By Mary Ellen Posthauer, RDN, CD, LD, FAND
The World Union Wound Healing Society (WUWHS) held their 2016 meeting in historic Florence, Italy in September. The initial meeting of the WUWHS was held in Australia in 2000 and is convened every four years. I have had the unique opportunity to present in Paris, Toronto, Yokohama and this year in Florence on the topic of nutrition and wound healing. 4,226 clinicians attended the conference including 525 from the US. The convention center was a modern venue surrounded by the ancient walls of the Roman fortress.
An Integrated Approach to Nutrition and Pressure Ulcers
The five-day scientific program was packed with workshops and symposia plus a huge exhibition hall touting all of the newest products and services related to all aspects of wound care. Sisters Societies such as the International Compression Club, International Society for Pediatric Wound Care, Brazilian Society of Nursing in Wounds and Aesthetics, International Skin Tear Advisory Panel, Alliance of Wound Care Stakeholders and several other societies held workshops prior to the opening session on Sunday night. The trend noted in most of the sessions was placing the patient at the center of care and noting all the obstacles patients encounter regardless of their physical location (country, urban or rural) or care setting (acute, home care or clinic), as well as health economy or cost of care.
The "Nutrition in Wound Healing: Special Focus on Pressure Ulcers" symposium was led by Dr. Jos M.G.A. Schols from the Netherlands. He opened the session with a story of wounds and nutrition which focused on integrated nutritional care for patients with pressure ulcers. He noted that nutritional status is one of the intrinsic factors of pressure ulcer development that can be readily influenced, especially for malnourished individuals but also for non-malnourished individuals who may require supplementation to their current diet. Providing sufficient nutritional care requires both adequate and multidisciplinary nutritional care. Schols set the stage for the symposium with Hippocrates' quote, "Let food be thy medicine and medicine be thy food."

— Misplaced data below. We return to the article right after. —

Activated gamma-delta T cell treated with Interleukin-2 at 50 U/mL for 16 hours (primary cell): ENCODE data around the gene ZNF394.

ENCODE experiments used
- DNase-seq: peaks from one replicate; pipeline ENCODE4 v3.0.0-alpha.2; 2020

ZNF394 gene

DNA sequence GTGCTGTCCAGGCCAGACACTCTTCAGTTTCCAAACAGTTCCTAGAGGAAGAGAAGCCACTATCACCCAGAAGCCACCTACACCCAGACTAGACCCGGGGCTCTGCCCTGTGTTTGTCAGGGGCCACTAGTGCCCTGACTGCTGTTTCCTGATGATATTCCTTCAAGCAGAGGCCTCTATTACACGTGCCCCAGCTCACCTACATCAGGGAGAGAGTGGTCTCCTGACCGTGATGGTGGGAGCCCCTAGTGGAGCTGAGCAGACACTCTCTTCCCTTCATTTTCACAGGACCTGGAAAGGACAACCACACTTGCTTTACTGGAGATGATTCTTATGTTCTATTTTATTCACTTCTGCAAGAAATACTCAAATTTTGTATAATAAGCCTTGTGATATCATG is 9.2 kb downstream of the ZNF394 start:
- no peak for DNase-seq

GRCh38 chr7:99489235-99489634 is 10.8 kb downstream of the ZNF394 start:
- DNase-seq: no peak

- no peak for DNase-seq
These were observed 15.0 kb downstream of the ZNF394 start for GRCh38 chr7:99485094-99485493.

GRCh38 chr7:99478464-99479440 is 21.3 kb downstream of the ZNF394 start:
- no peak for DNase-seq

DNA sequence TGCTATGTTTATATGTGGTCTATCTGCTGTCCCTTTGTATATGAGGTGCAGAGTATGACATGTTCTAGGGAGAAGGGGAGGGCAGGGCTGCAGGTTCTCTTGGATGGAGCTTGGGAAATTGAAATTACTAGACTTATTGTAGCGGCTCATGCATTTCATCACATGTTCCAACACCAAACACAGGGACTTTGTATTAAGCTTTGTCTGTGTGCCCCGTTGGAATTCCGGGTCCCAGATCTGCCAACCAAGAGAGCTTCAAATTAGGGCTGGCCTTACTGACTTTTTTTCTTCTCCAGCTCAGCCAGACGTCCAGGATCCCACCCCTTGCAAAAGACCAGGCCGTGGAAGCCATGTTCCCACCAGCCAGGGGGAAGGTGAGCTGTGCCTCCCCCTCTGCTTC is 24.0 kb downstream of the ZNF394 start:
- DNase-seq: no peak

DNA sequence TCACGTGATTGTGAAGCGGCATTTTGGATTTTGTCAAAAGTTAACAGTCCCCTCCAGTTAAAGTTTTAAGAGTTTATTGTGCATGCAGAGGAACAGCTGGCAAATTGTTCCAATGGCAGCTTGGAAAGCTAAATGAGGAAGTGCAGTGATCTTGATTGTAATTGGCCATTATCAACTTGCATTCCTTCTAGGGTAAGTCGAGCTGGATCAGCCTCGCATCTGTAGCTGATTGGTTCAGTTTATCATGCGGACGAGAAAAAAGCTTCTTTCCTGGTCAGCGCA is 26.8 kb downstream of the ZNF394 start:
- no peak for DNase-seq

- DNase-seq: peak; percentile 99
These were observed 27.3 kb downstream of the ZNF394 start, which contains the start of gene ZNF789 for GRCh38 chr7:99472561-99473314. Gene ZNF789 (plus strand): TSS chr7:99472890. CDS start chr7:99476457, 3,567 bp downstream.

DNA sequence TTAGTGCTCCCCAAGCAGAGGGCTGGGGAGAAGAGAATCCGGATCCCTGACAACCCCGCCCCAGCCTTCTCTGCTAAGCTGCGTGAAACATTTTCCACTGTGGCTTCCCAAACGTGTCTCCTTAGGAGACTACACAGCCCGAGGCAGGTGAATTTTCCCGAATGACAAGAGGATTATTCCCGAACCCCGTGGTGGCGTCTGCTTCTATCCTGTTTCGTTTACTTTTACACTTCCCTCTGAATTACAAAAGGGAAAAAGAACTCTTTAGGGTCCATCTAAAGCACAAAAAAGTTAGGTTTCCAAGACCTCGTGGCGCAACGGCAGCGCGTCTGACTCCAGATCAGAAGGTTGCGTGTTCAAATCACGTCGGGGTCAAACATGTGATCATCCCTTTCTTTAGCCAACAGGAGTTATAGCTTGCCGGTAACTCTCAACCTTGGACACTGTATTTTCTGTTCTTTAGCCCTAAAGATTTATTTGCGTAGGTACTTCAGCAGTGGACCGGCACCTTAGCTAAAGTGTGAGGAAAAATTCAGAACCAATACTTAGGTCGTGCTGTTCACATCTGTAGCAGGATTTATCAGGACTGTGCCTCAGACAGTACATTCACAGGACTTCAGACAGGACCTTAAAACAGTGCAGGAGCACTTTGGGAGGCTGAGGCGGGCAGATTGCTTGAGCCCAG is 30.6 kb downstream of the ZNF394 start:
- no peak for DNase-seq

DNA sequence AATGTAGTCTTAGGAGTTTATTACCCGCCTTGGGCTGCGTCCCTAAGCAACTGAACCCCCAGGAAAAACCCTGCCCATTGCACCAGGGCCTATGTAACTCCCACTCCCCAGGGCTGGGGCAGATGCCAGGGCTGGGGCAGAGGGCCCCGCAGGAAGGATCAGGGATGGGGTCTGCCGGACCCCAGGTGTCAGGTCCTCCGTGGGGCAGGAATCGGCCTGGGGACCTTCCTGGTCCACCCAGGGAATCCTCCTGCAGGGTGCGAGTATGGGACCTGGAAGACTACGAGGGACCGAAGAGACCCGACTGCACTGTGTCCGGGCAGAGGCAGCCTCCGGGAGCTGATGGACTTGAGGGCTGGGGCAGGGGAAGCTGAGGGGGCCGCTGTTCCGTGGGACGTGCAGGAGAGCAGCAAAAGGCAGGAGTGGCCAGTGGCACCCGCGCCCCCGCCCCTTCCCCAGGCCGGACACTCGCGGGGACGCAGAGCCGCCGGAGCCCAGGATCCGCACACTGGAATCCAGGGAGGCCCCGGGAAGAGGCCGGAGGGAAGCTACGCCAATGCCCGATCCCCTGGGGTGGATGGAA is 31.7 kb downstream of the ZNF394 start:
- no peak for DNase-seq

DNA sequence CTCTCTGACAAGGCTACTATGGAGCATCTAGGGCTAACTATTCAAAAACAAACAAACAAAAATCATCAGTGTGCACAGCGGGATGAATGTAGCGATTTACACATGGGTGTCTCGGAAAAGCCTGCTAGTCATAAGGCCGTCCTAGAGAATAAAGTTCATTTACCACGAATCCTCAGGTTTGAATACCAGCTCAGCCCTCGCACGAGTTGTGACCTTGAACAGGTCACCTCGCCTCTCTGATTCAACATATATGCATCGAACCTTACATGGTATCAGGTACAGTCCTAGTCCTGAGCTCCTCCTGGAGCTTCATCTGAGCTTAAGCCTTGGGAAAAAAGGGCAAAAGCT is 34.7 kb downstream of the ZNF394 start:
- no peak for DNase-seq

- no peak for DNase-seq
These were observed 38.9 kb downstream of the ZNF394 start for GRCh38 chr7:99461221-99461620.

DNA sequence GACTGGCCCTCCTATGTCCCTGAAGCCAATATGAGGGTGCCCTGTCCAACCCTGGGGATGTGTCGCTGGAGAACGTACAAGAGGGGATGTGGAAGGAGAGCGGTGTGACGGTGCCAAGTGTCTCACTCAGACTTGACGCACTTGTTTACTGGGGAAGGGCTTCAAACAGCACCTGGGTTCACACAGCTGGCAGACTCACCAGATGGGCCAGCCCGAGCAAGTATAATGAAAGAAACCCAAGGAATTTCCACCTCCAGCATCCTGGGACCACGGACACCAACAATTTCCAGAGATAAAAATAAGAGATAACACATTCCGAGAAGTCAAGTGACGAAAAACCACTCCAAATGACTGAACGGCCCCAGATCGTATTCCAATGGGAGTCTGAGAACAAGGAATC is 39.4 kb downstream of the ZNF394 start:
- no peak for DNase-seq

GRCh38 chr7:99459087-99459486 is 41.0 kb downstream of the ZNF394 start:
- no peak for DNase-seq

Lubos Sobotka from the Czech Republic spoke on the connection between nutrition, inflammation and the pathophysiology of pressure ulcers. My blogs over the years have also noted how the inflammatory process, triggered by wounds or malnutrition, contributes to protein catabolism and thus increases the need for energy and protein consumption. Sobotka stated the inflammation also leads to loss of appetite, which further reduces food intake and extends malnutrition and sarcopenia. Sarcopenia leads to immobilization and to a further increased systemic inflammation and catabolic reaction, thus nutritional support must satisfy the nutritional goals of the individual. The international guidelines recommend an increase in protein and calories for individuals at risk of malnutrition and/or with pressure ulcers.
Aligning Nutrition and Wound Management
Ruud Halfens from the Netherlands explained the results of the 2013 and 2014 Dutch National Prevalence Measurement of Care Problems (LPZ). LPZ is an international audit of the prevalence of care problems in different health care sectors using identical methodologies. The measurement tool includes care issues such as falls, incontinence, pressure ulcers and malnutrition. Pressure ulcers were assessed by a pair of caregivers according to the definition of the EPUAP. Malnutrition was assessed by low body mass index (BMI), undesired weight loss and decreased nutritional intake. In the Netherlands, the study has proven its value and has lead to an increased awareness of care problems among health care workers in individual institutions. As a result, several institutions have started to improve their quality of care.